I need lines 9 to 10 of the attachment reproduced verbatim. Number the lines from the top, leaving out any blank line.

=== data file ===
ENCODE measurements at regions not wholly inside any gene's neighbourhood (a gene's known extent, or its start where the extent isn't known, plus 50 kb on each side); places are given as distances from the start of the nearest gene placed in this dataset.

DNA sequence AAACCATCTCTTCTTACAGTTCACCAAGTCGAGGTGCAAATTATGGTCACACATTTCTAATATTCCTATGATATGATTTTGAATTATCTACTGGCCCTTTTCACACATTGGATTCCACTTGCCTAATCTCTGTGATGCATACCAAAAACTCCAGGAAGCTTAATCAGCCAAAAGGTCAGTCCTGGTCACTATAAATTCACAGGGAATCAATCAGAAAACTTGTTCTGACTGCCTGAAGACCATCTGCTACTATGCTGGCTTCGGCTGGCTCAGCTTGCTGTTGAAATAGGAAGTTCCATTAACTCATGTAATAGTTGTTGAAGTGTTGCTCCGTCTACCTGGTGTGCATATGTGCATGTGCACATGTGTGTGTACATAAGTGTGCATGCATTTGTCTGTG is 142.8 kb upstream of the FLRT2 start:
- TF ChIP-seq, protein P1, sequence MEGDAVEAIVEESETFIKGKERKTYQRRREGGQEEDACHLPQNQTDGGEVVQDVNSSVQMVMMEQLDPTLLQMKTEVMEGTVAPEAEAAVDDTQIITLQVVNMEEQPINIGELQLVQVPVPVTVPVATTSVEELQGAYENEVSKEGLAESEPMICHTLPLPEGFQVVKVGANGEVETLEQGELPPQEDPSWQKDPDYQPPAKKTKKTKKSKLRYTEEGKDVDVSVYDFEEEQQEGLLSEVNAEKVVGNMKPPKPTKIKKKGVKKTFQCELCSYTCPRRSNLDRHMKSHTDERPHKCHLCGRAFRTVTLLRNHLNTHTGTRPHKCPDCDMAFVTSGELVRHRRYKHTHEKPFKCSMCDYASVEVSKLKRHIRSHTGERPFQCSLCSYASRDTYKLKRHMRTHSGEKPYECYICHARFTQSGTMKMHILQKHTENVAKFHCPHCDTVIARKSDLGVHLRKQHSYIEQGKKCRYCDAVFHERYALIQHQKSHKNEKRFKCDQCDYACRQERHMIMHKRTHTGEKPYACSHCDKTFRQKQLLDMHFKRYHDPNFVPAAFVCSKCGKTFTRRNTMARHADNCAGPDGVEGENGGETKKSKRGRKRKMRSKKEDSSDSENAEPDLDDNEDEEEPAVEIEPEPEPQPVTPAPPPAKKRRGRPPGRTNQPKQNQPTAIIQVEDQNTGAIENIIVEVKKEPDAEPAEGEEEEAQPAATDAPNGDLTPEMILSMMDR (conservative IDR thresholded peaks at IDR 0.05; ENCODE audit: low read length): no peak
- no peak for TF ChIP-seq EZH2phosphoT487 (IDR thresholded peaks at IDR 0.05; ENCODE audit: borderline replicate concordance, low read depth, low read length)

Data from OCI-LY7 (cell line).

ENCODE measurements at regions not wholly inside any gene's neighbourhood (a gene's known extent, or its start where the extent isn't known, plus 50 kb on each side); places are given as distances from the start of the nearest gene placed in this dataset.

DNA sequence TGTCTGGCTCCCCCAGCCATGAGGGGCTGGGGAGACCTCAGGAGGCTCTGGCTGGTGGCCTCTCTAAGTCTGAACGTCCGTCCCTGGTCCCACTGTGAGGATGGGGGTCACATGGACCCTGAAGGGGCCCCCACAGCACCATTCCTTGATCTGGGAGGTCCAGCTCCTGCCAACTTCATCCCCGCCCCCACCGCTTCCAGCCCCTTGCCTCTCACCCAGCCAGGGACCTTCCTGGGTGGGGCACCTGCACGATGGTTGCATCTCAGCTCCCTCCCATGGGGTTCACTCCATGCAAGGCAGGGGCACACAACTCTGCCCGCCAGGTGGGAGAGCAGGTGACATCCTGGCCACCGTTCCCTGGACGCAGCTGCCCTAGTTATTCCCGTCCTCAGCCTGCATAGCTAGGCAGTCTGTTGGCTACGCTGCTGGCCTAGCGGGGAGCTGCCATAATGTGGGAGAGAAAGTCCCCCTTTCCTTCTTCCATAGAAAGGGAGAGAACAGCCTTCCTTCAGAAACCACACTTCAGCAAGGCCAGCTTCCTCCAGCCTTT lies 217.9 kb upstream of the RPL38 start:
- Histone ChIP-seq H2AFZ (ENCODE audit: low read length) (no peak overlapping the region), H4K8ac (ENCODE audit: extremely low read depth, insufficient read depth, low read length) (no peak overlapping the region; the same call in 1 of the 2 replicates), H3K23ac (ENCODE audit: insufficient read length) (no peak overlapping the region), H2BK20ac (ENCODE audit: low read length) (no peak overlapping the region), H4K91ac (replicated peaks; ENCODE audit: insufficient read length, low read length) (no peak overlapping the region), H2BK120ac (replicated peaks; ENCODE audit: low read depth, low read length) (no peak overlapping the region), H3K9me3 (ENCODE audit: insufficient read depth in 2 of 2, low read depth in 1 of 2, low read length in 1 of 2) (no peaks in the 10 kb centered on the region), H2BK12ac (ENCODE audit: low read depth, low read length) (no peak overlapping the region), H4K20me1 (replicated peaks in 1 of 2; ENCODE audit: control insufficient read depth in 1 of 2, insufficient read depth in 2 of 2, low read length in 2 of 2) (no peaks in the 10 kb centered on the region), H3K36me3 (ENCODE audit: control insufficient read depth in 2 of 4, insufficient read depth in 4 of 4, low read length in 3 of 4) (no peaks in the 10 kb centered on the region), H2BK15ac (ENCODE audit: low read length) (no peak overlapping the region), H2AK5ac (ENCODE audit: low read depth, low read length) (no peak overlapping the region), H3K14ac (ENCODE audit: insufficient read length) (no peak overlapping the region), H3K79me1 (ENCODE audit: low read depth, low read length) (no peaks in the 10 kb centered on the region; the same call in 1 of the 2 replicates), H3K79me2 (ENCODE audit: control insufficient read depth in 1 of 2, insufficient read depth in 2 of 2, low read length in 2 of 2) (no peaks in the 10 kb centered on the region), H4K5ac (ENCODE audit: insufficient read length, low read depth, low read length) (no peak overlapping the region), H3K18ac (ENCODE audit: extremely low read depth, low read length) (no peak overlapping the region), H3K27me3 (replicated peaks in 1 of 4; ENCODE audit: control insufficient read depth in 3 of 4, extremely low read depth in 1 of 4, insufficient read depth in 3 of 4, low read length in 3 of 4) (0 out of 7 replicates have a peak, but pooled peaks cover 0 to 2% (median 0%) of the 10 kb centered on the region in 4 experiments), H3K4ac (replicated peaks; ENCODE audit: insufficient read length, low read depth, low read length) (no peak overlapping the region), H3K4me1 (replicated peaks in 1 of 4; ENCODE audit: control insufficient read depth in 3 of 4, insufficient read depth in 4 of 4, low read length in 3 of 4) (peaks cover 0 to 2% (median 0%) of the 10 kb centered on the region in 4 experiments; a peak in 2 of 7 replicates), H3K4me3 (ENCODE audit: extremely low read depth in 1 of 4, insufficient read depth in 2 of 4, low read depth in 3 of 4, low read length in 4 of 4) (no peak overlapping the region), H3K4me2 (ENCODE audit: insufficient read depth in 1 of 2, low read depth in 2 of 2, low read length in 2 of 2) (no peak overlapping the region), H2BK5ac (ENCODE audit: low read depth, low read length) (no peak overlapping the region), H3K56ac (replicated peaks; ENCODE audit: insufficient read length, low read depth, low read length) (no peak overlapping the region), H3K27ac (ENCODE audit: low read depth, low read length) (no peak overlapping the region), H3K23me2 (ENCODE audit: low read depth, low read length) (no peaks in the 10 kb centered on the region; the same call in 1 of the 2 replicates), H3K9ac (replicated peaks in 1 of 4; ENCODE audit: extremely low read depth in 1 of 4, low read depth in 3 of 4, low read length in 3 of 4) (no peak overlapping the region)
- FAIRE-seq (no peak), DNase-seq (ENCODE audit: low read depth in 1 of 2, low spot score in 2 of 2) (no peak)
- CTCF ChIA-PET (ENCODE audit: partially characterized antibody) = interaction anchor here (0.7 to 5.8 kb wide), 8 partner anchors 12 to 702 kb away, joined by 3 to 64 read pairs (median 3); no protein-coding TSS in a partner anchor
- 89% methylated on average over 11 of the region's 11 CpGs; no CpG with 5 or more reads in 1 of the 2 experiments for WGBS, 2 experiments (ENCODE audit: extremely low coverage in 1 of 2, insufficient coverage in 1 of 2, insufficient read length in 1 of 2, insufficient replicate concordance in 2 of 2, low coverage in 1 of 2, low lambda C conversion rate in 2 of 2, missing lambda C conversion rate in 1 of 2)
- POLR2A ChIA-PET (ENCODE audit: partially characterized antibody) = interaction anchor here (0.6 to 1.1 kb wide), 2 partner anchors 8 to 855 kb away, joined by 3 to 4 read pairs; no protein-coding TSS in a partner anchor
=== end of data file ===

- FAIRE-seq (no peak), DNase-seq (ENCODE audit: low read depth in 1 of 2, low spot score in 2 of 2) (no peak)
- CTCF ChIA-PET (ENCODE audit: partially characterized antibody) = interaction anchor here (0.7 to 5.8 kb wide), 8 partner anchors 12 to 702 kb away, joined by 3 to 64 read pairs (median 3); no protein-coding TSS in a partner anchor